Arctic Ocean

Arctic Ocean, Arctic Region

The Arctic Ocean is the smallest and shallowest of the world's five major oceans. Located mostly in the Arctic north polar region in the middle of the Northern Hemisphere, the Arctic Ocean is almost completely surrounded by Eurasia and North America. It is partly covered by sea ice throughout the year and almost completely in winter. The Arctic Ocean occupies a roughly circular basin and covers an area of about 14,056,000 km2 (5,427,000 sq mi), almost the size of Antarctica. The coastline is 45,390 km (28,200 mi) long. It is surrounded by the land masses of Eurasia, North America, Greenland, and by several islands. It is generally taken to include Baffin Bay, Barents Sea, Beaufort Sea, Chukchi Sea, East Siberian Sea, Greenland Sea, Hudson Bay, Hudson Strait, Kara Sea, Laptev Sea, White Sea and other tributary bodies of water. It is connected to the Pacific Ocean by the Bering Strait and to the Atlantic Ocean through the Greenland Sea and Labrador Sea. The ocean's Arctic shelf comprises a number of continental shelves, including the Canadian Arctic shelf, underlying the Canadian Arctic Archipelago, and the Russian continental shelf, which is sometimes simply called the "Arctic Shelf" because it is greater in extent. Under the influence of the Quaternary glaciation, the Arctic Ocean is contained in a polar climate characterized by persistent cold and relatively narrow annual temperature ranges. Winters are characterized by the polar night, extreme cold, frequent low-level temperature inversions, and stable weather conditions. Cyclones are only common on the Atlantic side. Summers are characterized by continuous daylight (midnight sun), and temperatures can rise above the melting point (0 °C (32 °F). Cyclones are more frequent in summer and may bring rain or snow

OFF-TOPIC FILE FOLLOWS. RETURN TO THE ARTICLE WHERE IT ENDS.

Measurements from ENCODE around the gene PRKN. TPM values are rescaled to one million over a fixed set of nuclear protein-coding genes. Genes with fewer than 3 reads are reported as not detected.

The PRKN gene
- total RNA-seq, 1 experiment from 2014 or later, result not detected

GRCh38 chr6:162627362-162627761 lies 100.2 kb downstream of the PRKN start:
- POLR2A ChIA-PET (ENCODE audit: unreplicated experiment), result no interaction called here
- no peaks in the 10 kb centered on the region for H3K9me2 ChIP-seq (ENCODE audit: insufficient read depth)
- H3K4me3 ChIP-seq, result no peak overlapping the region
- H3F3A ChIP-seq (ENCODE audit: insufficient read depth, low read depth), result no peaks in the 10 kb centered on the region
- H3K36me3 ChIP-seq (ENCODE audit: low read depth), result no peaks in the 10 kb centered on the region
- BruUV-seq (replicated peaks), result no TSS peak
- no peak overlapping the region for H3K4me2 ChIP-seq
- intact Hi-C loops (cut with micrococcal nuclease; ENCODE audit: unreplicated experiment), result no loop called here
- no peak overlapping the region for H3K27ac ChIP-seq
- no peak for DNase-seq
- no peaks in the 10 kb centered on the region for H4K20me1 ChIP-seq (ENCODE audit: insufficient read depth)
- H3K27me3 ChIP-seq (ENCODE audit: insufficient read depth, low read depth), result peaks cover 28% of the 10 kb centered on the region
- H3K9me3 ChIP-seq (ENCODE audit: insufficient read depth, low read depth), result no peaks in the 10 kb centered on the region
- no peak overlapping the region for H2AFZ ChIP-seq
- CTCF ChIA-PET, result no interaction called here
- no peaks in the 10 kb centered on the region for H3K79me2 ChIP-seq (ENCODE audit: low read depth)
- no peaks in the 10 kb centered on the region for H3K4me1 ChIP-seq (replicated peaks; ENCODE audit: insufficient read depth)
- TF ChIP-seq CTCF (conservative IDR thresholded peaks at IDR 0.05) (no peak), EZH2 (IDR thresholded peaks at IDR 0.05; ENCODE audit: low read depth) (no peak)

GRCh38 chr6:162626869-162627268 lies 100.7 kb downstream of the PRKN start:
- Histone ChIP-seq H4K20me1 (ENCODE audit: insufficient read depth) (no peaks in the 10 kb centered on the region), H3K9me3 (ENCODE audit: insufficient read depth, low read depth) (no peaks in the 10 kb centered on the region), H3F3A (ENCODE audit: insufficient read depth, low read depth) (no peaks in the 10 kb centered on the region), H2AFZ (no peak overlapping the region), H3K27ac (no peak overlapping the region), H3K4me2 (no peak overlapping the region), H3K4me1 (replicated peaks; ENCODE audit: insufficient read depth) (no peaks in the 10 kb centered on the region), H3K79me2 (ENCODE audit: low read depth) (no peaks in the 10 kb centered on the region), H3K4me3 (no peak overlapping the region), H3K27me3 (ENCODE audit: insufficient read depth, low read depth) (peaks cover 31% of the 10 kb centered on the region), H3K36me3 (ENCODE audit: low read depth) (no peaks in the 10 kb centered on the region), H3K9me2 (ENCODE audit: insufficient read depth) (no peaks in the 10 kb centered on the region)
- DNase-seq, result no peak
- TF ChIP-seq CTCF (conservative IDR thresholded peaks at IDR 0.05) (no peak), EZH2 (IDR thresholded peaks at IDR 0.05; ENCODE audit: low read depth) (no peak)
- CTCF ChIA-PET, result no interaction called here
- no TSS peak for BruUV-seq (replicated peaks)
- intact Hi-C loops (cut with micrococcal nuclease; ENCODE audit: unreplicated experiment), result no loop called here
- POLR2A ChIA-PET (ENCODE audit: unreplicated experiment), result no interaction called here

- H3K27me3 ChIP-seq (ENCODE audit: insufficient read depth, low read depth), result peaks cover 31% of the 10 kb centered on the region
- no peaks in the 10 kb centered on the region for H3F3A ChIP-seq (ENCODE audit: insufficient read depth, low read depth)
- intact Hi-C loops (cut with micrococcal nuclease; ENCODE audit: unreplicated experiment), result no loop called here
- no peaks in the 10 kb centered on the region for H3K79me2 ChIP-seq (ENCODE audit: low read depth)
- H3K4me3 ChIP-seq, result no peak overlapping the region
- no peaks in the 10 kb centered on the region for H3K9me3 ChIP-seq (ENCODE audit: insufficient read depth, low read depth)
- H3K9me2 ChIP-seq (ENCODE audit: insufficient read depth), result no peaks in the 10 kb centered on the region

Arctic Ocean

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